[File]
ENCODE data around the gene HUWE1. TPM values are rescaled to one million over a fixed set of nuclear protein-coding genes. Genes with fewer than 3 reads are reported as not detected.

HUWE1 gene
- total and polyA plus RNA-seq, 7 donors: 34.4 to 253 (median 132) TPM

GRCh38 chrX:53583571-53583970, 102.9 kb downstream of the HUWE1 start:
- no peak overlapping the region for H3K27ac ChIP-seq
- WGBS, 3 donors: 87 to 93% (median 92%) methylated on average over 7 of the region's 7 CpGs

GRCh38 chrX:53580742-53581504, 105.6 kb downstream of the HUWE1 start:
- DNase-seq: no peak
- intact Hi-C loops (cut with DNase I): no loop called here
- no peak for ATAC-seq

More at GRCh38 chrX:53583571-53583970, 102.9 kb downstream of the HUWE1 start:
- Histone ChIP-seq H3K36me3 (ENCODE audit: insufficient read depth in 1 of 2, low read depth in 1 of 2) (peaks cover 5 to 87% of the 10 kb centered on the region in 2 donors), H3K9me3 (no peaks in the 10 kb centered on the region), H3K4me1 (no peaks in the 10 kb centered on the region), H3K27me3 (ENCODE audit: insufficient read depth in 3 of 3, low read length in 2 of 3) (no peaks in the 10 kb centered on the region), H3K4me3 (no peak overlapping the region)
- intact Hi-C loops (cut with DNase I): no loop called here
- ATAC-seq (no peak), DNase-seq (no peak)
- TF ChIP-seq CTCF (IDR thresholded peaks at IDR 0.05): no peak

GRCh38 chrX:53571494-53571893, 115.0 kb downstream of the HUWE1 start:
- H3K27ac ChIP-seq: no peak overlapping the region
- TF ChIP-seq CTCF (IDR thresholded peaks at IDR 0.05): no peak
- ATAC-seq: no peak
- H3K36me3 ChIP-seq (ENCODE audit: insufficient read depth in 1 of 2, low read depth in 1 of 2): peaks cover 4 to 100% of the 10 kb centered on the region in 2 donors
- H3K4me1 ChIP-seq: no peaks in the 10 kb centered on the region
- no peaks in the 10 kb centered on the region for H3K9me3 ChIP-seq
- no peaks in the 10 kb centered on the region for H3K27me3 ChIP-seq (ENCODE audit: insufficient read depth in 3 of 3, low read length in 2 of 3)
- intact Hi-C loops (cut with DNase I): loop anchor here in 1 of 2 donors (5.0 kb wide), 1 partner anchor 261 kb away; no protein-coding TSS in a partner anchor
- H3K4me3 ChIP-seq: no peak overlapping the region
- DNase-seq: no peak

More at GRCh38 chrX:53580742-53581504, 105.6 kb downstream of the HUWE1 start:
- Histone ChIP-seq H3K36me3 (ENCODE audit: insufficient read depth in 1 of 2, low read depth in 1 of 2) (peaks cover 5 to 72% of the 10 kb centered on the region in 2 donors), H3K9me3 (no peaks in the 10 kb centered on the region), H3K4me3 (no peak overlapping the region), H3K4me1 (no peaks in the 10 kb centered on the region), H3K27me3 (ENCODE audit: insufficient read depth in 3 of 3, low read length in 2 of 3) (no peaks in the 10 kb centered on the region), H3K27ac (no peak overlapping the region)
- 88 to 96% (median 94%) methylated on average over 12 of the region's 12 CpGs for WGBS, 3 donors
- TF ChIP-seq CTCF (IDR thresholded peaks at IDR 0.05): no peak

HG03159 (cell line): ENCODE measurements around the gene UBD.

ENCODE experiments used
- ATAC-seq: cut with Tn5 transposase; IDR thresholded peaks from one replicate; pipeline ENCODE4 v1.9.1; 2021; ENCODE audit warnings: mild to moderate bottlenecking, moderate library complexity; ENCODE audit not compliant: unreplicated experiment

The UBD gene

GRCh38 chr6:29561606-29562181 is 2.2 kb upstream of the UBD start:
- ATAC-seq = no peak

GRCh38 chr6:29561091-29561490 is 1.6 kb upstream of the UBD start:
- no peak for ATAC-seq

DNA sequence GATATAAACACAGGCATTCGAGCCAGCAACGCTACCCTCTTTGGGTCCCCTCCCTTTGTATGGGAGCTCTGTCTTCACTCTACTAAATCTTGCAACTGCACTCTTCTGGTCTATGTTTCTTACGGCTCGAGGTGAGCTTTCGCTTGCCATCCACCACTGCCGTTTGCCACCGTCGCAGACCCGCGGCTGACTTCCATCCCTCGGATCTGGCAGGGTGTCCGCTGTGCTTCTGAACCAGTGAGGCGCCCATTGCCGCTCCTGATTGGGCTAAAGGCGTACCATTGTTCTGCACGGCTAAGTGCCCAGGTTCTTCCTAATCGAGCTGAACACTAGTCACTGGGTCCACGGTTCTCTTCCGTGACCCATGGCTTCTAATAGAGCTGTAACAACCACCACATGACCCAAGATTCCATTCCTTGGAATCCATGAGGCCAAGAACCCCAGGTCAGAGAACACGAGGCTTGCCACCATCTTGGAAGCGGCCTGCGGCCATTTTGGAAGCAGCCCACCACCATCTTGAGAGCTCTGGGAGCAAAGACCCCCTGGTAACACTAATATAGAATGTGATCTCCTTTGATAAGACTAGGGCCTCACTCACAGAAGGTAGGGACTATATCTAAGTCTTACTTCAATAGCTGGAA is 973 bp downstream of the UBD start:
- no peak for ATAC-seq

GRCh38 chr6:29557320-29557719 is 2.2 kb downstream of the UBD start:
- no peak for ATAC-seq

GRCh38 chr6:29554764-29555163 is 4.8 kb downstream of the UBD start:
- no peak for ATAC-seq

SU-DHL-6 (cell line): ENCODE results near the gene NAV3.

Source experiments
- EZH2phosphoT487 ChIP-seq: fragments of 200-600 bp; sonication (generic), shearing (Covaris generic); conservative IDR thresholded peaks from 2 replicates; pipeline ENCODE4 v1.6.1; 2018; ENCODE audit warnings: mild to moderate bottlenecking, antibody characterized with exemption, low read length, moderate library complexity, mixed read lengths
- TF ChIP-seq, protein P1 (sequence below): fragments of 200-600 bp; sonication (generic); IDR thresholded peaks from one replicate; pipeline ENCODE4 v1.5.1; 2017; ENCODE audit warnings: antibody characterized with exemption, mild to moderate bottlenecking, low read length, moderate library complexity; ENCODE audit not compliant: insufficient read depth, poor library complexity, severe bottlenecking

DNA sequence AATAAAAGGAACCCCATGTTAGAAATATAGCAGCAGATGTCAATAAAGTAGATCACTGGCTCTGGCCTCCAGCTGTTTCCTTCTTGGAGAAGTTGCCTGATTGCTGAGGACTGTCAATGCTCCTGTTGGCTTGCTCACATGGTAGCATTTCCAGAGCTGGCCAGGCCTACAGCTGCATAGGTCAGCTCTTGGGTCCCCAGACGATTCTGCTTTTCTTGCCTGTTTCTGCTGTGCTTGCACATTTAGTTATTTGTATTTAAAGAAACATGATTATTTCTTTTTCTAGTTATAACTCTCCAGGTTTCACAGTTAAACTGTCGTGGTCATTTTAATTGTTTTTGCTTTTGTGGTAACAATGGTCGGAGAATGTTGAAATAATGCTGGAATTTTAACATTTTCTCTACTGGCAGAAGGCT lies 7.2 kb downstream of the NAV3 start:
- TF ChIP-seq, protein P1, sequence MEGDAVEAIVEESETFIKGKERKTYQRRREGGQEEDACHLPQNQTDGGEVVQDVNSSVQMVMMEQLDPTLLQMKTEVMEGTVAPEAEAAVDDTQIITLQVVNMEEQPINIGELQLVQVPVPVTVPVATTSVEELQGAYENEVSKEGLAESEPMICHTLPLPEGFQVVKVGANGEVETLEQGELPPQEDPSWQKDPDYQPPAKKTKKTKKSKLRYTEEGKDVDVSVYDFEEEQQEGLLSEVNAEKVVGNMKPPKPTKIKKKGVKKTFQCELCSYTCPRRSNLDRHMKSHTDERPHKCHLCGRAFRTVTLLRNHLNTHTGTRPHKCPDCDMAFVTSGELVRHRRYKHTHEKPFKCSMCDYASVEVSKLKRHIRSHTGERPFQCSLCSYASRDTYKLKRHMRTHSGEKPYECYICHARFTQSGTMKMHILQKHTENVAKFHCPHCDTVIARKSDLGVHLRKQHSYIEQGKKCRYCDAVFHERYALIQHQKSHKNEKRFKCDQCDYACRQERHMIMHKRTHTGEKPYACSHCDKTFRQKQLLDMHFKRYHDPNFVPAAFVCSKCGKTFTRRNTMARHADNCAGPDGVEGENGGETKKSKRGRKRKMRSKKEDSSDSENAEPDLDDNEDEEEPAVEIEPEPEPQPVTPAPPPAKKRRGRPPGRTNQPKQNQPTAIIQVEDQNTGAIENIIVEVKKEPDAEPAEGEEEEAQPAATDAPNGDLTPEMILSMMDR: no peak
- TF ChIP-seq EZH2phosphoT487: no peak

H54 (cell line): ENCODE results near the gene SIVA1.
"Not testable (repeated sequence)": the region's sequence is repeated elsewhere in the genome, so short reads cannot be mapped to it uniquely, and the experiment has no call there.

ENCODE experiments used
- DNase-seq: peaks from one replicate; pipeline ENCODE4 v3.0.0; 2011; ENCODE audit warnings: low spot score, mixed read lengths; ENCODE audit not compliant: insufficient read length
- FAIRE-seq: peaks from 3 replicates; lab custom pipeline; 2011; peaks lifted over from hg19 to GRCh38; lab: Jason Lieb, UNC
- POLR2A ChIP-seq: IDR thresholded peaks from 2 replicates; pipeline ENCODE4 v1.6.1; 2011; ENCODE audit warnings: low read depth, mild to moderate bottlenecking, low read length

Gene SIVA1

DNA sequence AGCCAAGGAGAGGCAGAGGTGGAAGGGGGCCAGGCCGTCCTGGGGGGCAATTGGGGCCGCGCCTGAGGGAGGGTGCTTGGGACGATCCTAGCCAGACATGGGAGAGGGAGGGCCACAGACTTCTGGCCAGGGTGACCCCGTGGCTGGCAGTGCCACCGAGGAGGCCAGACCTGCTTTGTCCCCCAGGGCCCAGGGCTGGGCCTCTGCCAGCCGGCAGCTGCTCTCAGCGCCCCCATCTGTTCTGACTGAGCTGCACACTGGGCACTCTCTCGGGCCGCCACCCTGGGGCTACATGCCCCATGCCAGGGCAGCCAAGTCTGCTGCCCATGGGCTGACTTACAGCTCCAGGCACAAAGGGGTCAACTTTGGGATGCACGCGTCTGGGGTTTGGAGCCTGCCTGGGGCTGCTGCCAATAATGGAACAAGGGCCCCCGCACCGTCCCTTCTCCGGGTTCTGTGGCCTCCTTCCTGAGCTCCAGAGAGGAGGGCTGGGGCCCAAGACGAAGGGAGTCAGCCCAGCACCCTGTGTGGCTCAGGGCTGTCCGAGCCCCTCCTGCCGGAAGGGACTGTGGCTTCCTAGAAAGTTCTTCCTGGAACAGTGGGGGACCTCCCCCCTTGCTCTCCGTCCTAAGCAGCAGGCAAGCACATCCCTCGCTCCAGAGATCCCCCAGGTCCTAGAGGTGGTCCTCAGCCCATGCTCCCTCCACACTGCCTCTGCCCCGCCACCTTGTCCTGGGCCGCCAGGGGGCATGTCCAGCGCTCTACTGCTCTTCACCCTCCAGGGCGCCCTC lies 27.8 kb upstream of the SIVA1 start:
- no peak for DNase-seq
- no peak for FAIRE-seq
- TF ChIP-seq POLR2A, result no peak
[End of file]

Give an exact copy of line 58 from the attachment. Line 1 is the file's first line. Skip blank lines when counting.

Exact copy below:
Gene SIVA1